RE: Should XML Professionals Be Programmers?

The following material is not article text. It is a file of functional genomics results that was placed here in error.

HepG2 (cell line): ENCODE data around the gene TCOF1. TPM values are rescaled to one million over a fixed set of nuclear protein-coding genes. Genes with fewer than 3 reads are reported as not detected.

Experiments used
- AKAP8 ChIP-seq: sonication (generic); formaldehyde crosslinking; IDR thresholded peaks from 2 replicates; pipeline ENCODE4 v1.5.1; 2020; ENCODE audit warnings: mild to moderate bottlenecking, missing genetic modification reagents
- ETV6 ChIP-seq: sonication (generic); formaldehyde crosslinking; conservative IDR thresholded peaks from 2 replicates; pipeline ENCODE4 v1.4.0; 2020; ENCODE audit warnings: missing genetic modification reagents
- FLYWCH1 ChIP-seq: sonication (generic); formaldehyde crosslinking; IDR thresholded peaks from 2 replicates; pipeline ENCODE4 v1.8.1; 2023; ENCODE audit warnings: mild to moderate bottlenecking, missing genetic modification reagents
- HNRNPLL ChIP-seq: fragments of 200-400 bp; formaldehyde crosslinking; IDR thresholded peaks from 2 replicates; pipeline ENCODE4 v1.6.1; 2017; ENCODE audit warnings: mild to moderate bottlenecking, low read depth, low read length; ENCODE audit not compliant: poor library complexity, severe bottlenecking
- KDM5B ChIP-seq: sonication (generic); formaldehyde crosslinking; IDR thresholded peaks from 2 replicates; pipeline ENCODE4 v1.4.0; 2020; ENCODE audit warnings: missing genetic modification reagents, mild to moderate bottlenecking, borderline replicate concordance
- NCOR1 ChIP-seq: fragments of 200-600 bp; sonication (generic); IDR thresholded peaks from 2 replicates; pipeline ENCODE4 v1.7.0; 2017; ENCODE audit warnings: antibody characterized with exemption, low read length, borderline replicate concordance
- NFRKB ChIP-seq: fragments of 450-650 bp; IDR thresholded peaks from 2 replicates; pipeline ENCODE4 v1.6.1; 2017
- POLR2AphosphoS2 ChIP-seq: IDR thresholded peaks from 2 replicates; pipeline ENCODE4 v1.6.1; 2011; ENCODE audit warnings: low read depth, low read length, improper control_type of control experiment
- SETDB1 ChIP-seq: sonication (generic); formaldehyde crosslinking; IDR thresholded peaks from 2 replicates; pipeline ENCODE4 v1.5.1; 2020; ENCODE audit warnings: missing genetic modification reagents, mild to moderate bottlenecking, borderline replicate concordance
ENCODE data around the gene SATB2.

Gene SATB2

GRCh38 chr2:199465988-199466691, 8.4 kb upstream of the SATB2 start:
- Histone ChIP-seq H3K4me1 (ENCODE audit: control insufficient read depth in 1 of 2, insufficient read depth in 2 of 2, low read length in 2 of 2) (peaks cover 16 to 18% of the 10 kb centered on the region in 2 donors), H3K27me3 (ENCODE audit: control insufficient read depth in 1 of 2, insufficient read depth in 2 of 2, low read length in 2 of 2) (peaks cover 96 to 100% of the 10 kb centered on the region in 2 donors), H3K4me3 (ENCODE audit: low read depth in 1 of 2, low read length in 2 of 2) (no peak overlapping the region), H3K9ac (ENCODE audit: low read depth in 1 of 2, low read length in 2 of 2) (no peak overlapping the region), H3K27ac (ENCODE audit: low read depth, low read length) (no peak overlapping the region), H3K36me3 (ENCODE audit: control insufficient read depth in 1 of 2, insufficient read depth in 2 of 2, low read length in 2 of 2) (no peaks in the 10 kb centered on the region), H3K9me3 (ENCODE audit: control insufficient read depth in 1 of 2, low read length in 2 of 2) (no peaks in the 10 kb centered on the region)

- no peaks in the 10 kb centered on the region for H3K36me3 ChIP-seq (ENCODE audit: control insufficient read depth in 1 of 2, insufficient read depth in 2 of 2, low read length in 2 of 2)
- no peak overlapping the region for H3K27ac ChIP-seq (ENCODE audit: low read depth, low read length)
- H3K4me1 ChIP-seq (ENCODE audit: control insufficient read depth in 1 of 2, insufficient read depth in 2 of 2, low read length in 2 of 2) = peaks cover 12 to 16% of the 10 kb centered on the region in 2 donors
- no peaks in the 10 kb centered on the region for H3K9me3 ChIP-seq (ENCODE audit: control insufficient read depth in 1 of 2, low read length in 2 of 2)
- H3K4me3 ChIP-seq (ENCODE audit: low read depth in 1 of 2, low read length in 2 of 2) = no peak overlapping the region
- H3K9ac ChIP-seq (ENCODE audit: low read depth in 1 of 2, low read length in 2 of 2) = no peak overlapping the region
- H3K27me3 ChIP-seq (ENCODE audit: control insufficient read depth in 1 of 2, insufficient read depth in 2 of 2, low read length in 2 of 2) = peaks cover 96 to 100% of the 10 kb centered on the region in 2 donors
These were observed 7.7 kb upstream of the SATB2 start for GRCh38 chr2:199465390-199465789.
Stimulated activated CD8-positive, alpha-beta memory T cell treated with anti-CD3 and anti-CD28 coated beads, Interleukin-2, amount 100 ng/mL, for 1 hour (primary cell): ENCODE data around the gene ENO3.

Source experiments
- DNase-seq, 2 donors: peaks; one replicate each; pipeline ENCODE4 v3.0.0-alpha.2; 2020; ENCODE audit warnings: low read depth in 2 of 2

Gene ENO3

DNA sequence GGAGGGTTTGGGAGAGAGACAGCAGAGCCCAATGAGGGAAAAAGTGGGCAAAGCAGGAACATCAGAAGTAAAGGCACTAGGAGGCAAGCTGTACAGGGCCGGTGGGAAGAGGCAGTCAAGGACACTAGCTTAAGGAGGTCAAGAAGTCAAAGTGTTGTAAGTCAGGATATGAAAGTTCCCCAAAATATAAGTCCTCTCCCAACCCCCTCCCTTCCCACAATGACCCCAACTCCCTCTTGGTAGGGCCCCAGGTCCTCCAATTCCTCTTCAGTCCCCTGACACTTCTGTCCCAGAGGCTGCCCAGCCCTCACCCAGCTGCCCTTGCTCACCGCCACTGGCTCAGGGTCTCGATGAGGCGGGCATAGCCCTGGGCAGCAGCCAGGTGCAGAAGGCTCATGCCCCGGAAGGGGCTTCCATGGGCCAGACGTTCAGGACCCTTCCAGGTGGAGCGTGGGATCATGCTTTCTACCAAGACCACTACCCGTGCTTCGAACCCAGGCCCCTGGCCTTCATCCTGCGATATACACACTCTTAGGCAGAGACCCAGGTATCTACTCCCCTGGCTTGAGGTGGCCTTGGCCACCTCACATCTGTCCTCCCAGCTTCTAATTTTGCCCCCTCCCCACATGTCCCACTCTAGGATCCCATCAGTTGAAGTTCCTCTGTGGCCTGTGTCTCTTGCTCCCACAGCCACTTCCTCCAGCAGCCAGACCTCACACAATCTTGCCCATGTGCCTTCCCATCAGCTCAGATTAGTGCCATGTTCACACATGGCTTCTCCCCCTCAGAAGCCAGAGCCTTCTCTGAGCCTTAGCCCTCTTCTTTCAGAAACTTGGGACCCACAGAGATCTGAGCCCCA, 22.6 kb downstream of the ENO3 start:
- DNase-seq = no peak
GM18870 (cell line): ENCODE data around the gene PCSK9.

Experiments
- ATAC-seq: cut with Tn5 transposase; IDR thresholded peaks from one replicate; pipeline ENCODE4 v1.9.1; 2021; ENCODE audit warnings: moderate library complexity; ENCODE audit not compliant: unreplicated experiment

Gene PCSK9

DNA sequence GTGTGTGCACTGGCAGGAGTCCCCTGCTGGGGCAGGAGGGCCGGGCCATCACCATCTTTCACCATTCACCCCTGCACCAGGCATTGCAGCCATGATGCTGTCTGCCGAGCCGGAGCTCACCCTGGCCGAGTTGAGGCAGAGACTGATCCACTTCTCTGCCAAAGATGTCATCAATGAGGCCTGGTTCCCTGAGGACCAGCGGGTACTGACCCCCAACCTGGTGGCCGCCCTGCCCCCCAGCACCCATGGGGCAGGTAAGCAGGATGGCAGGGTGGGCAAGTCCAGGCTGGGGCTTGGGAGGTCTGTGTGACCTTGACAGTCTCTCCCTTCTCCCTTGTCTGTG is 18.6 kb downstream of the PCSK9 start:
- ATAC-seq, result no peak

" understanding how the people and necessary tasks interact, and that's a different sort of skill than programming." Actually... no. Unless one understands the human in the loop problems, writing a GUI they WILL use is damn near impossible. Auto-generators are great. IronSpeed is a marvel. But getting the data up in a form they can recognize without much training is a programming art. The non-programming art is selling it. Very different mindset. Disclaimer: I haven't programmed to the touch-me-squeeze-me-flip-me-make-me-write-bad-checks interfaces for pads and mobile. I'd love to read some comparative experiences. len -----Original Message----- From: Liam R E Quin [mailto:firstname.lastname@example.org] Sent: Thursday, March 08, 2012 9:42 PM To: Len Bullard Cc: email@example.com Subject: Re: Should XML Professionals Be Programmers? On Thu, 2012-03-08 at 10:27 -0600, Len Bullard wrote: > It's a general qualifications question: do you expect an XML > professional to: > 1. Be able to correctly interpret DTD/Schema? > 2. Write or modify a DTD/Schema > 3. Code and/or test and modify XSLT. > 4. Program at least to a level of proficiency to build simple > productivity tools (for example, basic querying of XML in some form) Not necessarily. Someone doing day-to-day text processing will be much more productive if they can write scripts, use regular expressions, and do not wear overly restrictive clothing. If that day-to-day work involves _creating_ schemas, or working with multiple types of document, familiarity with the validation languages in use may be a distinct plus, for sure. "What Every Unix Programmer Should Know" isn't all that far away from "What Every XML Developer Should Know" in practice, with languages like XLST, XSD and XQuery taking the place of shell scripts, sed scripts and awk programs. The big questions are not only "does she know the details?" but, "does he work with the bigger picture in mind?" Introducing XML into a workflow involves understanding how the people and necessary tasks interact, and that's a different sort of skill than programming. Similarly, transcribing and marking up XML documents (medieval Greek travel diaries, for example) may require understanding of the documents and they way they use structure and language - their rhetorical nature, if you will - and again that's not primarily a programming perspective, although in designing the markup it's necessary to discuss needs with whoever will be responsible for processing the marked up documents. There's no single answer. Liam -- Liam Quin - XML Activity Lead, W3C, http://www.w3.org/People/Quin/ Pictures from old books: http://fromoldbooks.org/ _______________________________________________________________________ XML-DEV is a publicly archived, unmoderated list hosted by OASIS to support XML implementation and development. To minimize spam in the archives, you must subscribe before posting. [Un]Subscribe/change address: http://www.oasis-open.org/mlmanage/ Or unsubscribe: firstname.lastname@example.org subscribe: email@example.com List archive: http://lists.xml.org/archives/xml-dev/ List Guidelines: http://www.oasis-open.org/maillists/guidelines.php
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